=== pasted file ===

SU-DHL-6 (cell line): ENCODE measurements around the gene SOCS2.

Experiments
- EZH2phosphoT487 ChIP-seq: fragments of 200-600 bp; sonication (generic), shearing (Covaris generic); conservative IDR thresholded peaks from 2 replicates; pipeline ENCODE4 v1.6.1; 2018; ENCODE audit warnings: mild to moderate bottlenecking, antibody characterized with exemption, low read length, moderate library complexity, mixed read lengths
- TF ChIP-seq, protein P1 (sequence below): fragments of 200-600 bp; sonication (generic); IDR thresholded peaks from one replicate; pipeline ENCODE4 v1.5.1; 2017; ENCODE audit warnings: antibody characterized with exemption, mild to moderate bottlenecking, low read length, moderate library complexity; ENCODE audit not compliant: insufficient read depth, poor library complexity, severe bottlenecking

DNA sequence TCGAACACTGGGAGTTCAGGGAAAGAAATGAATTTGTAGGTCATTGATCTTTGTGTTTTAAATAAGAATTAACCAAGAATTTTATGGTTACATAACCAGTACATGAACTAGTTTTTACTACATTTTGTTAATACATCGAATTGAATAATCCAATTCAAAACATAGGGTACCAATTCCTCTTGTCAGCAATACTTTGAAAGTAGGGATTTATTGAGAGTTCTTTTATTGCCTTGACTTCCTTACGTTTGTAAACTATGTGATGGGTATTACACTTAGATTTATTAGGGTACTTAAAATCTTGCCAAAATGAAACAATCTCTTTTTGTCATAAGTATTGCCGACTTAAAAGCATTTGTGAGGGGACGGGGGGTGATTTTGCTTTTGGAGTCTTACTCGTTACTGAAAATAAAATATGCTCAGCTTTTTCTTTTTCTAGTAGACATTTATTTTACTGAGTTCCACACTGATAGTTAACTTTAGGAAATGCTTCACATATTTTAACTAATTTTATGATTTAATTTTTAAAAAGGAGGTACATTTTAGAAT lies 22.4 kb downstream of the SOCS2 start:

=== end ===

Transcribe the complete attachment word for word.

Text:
SU-DHL-6 (cell line): ENCODE measurements around the gene SOCS2.

Experiments
- EZH2phosphoT487 ChIP-seq: fragments of 200-600 bp; sonication (generic), shearing (Covaris generic); conservative IDR thresholded peaks from 2 replicates; pipeline ENCODE4 v1.6.1; 2018; ENCODE audit warnings: mild to moderate bottlenecking, antibody characterized with exemption, low read length, moderate library complexity, mixed read lengths
- TF ChIP-seq, protein P1 (sequence below): fragments of 200-600 bp; sonication (generic); IDR thresholded peaks from one replicate; pipeline ENCODE4 v1.5.1; 2017; ENCODE audit warnings: antibody characterized with exemption, mild to moderate bottlenecking, low read length, moderate library complexity; ENCODE audit not compliant: insufficient read depth, poor library complexity, severe bottlenecking

DNA sequence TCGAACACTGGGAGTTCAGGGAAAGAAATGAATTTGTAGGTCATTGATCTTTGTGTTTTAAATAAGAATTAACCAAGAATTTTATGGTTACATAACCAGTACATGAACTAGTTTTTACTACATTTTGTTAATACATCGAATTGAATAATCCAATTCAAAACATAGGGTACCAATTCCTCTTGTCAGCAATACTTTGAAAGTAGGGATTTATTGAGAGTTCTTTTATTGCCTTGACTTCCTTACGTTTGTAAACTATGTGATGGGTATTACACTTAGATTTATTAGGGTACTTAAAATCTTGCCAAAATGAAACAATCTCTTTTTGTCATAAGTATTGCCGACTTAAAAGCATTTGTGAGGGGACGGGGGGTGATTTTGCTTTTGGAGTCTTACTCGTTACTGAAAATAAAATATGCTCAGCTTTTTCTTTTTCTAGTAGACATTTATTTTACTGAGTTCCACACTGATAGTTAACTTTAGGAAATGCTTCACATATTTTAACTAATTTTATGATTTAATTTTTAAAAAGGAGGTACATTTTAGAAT lies 22.4 kb downstream of the SOCS2 start: